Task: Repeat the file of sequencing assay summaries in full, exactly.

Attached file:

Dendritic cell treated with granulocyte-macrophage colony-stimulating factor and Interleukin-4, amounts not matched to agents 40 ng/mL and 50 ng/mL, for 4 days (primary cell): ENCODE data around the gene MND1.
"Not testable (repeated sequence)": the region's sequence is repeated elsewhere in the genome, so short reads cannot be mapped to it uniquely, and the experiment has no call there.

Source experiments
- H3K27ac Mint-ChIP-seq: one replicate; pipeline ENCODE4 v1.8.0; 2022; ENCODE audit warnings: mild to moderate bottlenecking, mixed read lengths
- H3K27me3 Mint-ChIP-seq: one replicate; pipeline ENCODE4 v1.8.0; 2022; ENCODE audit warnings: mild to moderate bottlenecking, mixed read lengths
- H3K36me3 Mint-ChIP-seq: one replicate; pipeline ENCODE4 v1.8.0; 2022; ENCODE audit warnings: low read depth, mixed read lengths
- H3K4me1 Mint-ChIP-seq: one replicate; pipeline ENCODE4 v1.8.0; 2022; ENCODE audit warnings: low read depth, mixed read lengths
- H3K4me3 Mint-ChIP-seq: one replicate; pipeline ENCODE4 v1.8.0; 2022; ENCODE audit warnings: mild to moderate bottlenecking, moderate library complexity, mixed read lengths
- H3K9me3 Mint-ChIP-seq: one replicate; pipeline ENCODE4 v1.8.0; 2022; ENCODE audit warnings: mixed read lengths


Dendritic cell treated with granulocyte-macrophage colony-stimulating factor and Interleukin-4, amounts not matched to agents 40 ng/mL and 50 ng/mL, for 4 days (primary cell): ENCODE data around the gene MND1.
"Not testable (repeated sequence)": the region's sequence is repeated elsewhere in the genome, so short reads cannot be mapped to it uniquely, and the experiment has no call there.

Source experiments
- H3K27ac Mint-ChIP-seq: one replicate; pipeline ENCODE4 v1.8.0; 2022; ENCODE audit warnings: mild to moderate bottlenecking, mixed read lengths
- H3K27me3 Mint-ChIP-seq: one replicate; pipeline ENCODE4 v1.8.0; 2022; ENCODE audit warnings: mild to moderate bottlenecking, mixed read lengths
- H3K36me3 Mint-ChIP-seq: one replicate; pipeline ENCODE4 v1.8.0; 2022; ENCODE audit warnings: low read depth, mixed read lengths
- H3K4me1 Mint-ChIP-seq: one replicate; pipeline ENCODE4 v1.8.0; 2022; ENCODE audit warnings: low read depth, mixed read lengths
- H3K4me3 Mint-ChIP-seq: one replicate; pipeline ENCODE4 v1.8.0; 2022; ENCODE audit warnings: mild to moderate bottlenecking, moderate library complexity, mixed read lengths
- H3K9me3 Mint-ChIP-seq: one replicate; pipeline ENCODE4 v1.8.0; 2022; ENCODE audit warnings: mixed read lengths